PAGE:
My name is Amy Cook and I am a faculty member at Evergreen. I teach biology in a variety of different contexts including broadly interdisciplinary programs for freshmen and sophomores and more focused programs for juniors and seniors. The interdisciplinary programs I teach typically bring together the natural history of the Pacific Northwest with art (both 2D and 3D), social science or mathematics. The upper-division programs I teach focus on marine biology, vertebrate biology and evolution, conservation biology and wildlife management.
My research is focused on the study of animal behavior in the field. It includes the study of breeding behavior in Pigeon Guillemots in the San Juan Islands, Washington and the study of behavioral ecology of tidepool sculpins. I often mentor students doing research in these systems as part of the Research Experience for Undergraduates at the Friday Harbor Labs on San Juan Island.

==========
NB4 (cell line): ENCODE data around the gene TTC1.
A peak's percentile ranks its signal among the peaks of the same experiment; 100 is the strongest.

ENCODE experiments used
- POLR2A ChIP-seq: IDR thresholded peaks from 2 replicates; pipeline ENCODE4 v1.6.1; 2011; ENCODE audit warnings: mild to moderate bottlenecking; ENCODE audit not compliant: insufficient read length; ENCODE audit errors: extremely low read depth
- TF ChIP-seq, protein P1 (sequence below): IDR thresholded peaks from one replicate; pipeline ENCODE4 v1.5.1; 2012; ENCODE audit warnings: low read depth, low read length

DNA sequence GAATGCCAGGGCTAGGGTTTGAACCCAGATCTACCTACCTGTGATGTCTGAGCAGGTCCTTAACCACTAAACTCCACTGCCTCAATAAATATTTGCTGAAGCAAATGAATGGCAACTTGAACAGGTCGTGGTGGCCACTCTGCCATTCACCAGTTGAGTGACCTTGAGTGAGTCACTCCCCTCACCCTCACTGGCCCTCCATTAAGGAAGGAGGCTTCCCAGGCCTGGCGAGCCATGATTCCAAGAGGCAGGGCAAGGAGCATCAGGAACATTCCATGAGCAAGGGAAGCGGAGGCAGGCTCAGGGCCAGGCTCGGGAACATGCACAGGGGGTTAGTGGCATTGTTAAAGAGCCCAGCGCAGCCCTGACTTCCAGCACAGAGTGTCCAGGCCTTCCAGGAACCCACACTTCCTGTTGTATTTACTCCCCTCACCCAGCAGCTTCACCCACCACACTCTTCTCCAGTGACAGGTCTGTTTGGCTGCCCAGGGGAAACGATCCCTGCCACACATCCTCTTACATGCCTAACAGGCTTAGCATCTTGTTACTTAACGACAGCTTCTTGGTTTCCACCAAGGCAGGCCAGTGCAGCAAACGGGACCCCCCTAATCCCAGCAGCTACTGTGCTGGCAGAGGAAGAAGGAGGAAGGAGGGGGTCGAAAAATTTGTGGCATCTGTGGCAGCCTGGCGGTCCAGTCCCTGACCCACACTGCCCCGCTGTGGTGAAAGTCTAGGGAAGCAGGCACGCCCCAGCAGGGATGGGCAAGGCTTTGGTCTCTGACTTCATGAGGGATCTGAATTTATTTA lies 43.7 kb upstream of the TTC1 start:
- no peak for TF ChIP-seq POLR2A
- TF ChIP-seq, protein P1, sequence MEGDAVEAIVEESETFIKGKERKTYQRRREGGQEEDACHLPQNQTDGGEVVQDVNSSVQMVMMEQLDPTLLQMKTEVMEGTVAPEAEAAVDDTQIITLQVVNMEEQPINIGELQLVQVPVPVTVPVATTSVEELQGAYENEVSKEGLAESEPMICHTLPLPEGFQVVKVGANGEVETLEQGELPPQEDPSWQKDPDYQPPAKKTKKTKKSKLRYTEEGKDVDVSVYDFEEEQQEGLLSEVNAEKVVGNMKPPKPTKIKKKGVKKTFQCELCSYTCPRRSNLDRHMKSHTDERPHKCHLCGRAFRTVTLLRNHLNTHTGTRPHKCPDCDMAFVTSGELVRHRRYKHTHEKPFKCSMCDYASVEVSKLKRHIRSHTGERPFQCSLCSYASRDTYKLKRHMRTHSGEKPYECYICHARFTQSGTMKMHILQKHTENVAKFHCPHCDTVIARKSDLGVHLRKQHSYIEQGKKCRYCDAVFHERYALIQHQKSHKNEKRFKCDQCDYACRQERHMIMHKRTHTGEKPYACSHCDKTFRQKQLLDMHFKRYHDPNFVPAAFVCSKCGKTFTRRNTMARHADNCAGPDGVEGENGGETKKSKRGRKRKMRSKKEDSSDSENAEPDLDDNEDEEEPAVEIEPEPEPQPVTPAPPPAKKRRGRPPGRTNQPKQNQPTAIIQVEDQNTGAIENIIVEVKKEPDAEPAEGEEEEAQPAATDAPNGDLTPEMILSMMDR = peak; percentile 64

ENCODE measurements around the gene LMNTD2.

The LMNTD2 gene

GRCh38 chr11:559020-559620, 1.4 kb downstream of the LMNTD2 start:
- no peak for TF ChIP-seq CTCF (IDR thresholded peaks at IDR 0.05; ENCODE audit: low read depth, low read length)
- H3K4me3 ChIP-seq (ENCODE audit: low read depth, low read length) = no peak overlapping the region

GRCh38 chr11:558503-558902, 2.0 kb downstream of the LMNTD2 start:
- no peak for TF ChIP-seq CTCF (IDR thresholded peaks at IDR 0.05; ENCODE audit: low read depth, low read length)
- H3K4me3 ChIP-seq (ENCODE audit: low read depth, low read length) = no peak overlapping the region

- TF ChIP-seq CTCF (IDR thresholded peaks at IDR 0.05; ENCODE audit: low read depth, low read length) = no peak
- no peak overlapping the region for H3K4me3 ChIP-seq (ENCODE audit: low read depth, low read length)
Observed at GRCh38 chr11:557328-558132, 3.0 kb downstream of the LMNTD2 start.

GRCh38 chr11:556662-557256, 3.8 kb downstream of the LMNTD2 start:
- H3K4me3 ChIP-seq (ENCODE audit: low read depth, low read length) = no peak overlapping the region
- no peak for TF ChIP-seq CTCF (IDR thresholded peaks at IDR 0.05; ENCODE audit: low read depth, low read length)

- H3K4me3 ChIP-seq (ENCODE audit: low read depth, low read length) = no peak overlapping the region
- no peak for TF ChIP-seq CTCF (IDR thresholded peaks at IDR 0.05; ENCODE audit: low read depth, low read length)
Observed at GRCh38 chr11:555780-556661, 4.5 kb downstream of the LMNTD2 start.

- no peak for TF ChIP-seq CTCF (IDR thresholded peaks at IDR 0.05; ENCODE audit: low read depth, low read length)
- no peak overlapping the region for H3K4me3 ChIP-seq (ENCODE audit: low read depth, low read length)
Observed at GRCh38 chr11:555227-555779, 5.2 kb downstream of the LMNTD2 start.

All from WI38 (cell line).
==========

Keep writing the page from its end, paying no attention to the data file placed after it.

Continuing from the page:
Ph.D., Biological Sciences, University of California Irvine, 1998; B.S., The Evergreen State College, 1990.
My approach to teaching at Evergreen focuses on providing students with opportunities to apply the biological concepts learned in the classroom to lab and field activities. This includes using case studies in which students to apply these concepts to real-world problems and learn techniques in environmental problem-solving. Another key element of my approach is to use interdisciplinary thinking whenever possible to aid in the study of issues like conservation biology and habitat restoration.